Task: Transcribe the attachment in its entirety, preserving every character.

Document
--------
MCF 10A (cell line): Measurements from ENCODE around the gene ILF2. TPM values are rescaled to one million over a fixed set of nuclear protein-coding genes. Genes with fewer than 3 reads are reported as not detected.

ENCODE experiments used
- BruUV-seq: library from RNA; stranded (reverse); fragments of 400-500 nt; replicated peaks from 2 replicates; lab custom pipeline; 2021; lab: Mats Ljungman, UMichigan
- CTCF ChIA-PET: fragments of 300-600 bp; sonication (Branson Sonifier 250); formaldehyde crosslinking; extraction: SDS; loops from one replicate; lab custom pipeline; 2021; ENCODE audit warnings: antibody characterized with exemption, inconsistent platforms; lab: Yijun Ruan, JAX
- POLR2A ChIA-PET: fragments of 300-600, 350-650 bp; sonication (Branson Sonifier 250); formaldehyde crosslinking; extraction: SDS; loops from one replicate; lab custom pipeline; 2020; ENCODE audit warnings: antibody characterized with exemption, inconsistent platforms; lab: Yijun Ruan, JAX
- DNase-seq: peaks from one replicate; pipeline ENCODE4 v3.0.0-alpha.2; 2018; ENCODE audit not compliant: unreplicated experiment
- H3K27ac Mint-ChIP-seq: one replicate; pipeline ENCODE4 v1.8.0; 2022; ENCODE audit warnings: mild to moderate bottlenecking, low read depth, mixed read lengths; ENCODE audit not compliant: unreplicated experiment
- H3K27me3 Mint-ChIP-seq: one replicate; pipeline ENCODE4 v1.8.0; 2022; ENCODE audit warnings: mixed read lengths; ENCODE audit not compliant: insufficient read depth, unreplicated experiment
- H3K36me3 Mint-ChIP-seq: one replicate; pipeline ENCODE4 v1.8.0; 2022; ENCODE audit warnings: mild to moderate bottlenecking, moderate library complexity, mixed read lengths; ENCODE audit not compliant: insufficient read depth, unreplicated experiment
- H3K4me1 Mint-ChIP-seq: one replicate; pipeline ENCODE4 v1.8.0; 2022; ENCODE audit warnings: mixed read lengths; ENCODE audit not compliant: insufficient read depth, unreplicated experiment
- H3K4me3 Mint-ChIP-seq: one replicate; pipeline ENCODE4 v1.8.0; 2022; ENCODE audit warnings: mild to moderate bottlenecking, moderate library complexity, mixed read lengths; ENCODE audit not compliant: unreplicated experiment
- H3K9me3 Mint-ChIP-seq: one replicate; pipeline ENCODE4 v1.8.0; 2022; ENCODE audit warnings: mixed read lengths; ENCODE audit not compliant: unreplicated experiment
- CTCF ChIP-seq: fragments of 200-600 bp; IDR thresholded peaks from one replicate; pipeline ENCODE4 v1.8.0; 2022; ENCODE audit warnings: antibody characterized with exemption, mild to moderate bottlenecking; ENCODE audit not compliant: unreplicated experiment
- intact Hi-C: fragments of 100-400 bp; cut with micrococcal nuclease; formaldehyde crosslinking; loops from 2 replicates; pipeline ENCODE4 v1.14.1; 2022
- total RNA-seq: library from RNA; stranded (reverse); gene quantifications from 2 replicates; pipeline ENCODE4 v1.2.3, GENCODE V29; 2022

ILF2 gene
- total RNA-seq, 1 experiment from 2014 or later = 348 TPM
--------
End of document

MCF 10A (cell line): Measurements from ENCODE around the gene ILF2. TPM values are rescaled to one million over a fixed set of nuclear protein-coding genes. Genes with fewer than 3 reads are reported as not detected.

ENCODE experiments used
- BruUV-seq: library from RNA; stranded (reverse); fragments of 400-500 nt; replicated peaks from 2 replicates; lab custom pipeline; 2021; lab: Mats Ljungman, UMichigan
- CTCF ChIA-PET: fragments of 300-600 bp; sonication (Branson Sonifier 250); formaldehyde crosslinking; extraction: SDS; loops from one replicate; lab custom pipeline; 2021; ENCODE audit warnings: antibody characterized with exemption, inconsistent platforms; lab: Yijun Ruan, JAX
- POLR2A ChIA-PET: fragments of 300-600, 350-650 bp; sonication (Branson Sonifier 250); formaldehyde crosslinking; extraction: SDS; loops from one replicate; lab custom pipeline; 2020; ENCODE audit warnings: antibody characterized with exemption, inconsistent platforms; lab: Yijun Ruan, JAX
- DNase-seq: peaks from one replicate; pipeline ENCODE4 v3.0.0-alpha.2; 2018; ENCODE audit not compliant: unreplicated experiment
- H3K27ac Mint-ChIP-seq: one replicate; pipeline ENCODE4 v1.8.0; 2022; ENCODE audit warnings: mild to moderate bottlenecking, low read depth, mixed read lengths; ENCODE audit not compliant: unreplicated experiment
- H3K27me3 Mint-ChIP-seq: one replicate; pipeline ENCODE4 v1.8.0; 2022; ENCODE audit warnings: mixed read lengths; ENCODE audit not compliant: insufficient read depth, unreplicated experiment
- H3K36me3 Mint-ChIP-seq: one replicate; pipeline ENCODE4 v1.8.0; 2022; ENCODE audit warnings: mild to moderate bottlenecking, moderate library complexity, mixed read lengths; ENCODE audit not compliant: insufficient read depth, unreplicated experiment
- H3K4me1 Mint-ChIP-seq: one replicate; pipeline ENCODE4 v1.8.0; 2022; ENCODE audit warnings: mixed read lengths; ENCODE audit not compliant: insufficient read depth, unreplicated experiment
- H3K4me3 Mint-ChIP-seq: one replicate; pipeline ENCODE4 v1.8.0; 2022; ENCODE audit warnings: mild to moderate bottlenecking, moderate library complexity, mixed read lengths; ENCODE audit not compliant: unreplicated experiment
- H3K9me3 Mint-ChIP-seq: one replicate; pipeline ENCODE4 v1.8.0; 2022; ENCODE audit warnings: mixed read lengths; ENCODE audit not compliant: unreplicated experiment
- CTCF ChIP-seq: fragments of 200-600 bp; IDR thresholded peaks from one replicate; pipeline ENCODE4 v1.8.0; 2022; ENCODE audit warnings: antibody characterized with exemption, mild to moderate bottlenecking; ENCODE audit not compliant: unreplicated experiment
- intact Hi-C: fragments of 100-400 bp; cut with micrococcal nuclease; formaldehyde crosslinking; loops from 2 replicates; pipeline ENCODE4 v1.14.1; 2022
- total RNA-seq: library from RNA; stranded (reverse); gene quantifications from 2 replicates; pipeline ENCODE4 v1.2.3, GENCODE V29; 2022

ILF2 gene
- total RNA-seq, 1 experiment from 2014 or later = 348 TPM